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Mol Aspects Med. 2003 Dec;24(6):325-36.

The role of alpha-tocopherol in preventing disease: from epidemiology to molecular events.

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  • 1Institute of Biochemistry and Molecular Biology, University of Bern, B├╝hlstrasse 28, CH-3012 Bern, Switzerland. angelo.azzi@mci.unibe.ch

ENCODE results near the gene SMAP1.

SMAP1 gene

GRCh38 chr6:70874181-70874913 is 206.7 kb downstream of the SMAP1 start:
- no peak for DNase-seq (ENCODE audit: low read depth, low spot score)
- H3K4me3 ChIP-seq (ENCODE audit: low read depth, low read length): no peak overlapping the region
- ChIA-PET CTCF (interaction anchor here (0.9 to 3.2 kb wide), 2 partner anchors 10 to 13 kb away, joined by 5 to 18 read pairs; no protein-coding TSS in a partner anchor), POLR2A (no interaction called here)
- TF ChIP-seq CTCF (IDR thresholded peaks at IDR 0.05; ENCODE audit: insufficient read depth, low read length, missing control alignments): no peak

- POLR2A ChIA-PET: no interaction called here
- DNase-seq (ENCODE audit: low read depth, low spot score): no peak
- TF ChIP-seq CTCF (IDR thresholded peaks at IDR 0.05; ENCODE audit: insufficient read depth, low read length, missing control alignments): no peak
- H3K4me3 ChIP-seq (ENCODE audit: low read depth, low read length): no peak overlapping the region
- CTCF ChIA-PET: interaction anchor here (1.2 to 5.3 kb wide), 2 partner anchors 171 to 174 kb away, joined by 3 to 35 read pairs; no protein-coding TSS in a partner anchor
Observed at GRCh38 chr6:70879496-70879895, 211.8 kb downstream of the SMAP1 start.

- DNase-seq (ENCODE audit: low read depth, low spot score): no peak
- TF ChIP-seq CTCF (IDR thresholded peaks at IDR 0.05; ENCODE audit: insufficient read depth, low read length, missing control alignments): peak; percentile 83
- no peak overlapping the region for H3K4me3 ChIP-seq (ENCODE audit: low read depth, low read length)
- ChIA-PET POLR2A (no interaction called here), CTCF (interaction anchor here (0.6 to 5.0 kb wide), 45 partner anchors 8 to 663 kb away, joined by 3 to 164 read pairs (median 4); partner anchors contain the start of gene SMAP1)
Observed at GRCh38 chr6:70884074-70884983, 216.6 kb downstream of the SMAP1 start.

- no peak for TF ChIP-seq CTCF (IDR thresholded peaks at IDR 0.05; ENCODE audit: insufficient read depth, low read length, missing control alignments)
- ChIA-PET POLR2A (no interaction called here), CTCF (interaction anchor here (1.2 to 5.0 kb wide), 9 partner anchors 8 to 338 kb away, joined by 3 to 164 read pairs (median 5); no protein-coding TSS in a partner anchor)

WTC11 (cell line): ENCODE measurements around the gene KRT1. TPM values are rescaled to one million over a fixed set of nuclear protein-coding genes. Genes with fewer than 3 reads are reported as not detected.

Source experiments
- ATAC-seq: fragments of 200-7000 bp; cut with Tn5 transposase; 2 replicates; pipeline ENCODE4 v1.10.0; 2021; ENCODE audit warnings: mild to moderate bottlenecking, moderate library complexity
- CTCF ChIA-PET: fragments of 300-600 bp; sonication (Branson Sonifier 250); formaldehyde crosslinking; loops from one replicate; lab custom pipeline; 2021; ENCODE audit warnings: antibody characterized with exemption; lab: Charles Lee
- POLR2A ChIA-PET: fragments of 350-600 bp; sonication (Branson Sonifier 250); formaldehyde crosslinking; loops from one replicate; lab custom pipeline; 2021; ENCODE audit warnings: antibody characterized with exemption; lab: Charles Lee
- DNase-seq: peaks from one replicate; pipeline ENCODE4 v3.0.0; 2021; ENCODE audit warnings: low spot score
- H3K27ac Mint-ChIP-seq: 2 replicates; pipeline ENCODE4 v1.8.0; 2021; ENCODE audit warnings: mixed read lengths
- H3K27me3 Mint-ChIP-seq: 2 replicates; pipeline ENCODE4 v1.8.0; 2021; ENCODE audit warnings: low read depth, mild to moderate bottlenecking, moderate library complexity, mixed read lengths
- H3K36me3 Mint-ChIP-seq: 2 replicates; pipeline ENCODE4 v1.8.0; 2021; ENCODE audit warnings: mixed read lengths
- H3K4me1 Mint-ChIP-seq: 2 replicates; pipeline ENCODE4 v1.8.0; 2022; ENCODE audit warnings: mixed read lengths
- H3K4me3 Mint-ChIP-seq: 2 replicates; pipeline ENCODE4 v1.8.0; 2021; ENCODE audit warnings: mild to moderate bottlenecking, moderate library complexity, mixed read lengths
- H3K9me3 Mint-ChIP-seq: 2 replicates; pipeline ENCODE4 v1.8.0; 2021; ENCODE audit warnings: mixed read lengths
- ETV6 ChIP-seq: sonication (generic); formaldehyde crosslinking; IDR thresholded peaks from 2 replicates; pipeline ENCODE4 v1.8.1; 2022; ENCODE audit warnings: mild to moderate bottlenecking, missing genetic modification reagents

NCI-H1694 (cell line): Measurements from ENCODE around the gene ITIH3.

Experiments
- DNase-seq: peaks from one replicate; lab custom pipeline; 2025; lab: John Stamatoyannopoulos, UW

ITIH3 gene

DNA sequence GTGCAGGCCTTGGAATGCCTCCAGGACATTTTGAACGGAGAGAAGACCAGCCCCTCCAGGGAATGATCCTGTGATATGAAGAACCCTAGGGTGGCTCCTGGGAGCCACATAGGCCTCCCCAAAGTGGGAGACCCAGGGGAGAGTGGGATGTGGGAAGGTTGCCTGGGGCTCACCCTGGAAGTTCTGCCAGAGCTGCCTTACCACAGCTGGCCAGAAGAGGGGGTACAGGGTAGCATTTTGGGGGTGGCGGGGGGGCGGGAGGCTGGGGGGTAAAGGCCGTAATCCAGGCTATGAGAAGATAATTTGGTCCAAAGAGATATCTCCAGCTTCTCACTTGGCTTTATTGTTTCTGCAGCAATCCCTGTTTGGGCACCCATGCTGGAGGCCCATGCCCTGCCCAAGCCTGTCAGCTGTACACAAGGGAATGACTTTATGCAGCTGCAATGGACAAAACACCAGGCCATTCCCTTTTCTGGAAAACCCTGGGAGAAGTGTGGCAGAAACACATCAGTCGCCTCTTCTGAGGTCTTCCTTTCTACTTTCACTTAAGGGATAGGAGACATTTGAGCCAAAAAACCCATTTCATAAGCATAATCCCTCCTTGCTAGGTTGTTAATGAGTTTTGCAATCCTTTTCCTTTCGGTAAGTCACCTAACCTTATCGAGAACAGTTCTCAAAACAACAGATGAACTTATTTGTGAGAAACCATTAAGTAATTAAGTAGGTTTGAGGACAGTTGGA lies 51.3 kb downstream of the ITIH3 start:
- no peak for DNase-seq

The function of vitamin E has been attributed to its capacity to protect the organism against the attack of free radicals by acting as a lipid based radical chain breaking molecule. More recently, alternative non-antioxidant functions of vitamin E have been proposed and in particular that of a "gene regulator". Effects of vitamin E have been observed at the level of mRNA or protein and could be consequent to regulation of gene transcription, mRNA stability, protein translation, protein stability and post-translational events. Given the high priority functions assigned to vitamin E, it can be speculated that it would be inefficient to consume it as a radical scavenger. Rather, it would be important to protect vitamin E through a network of cellular antioxidant defences, similarly to what occurs with proteins, nucleic acids and lipids.

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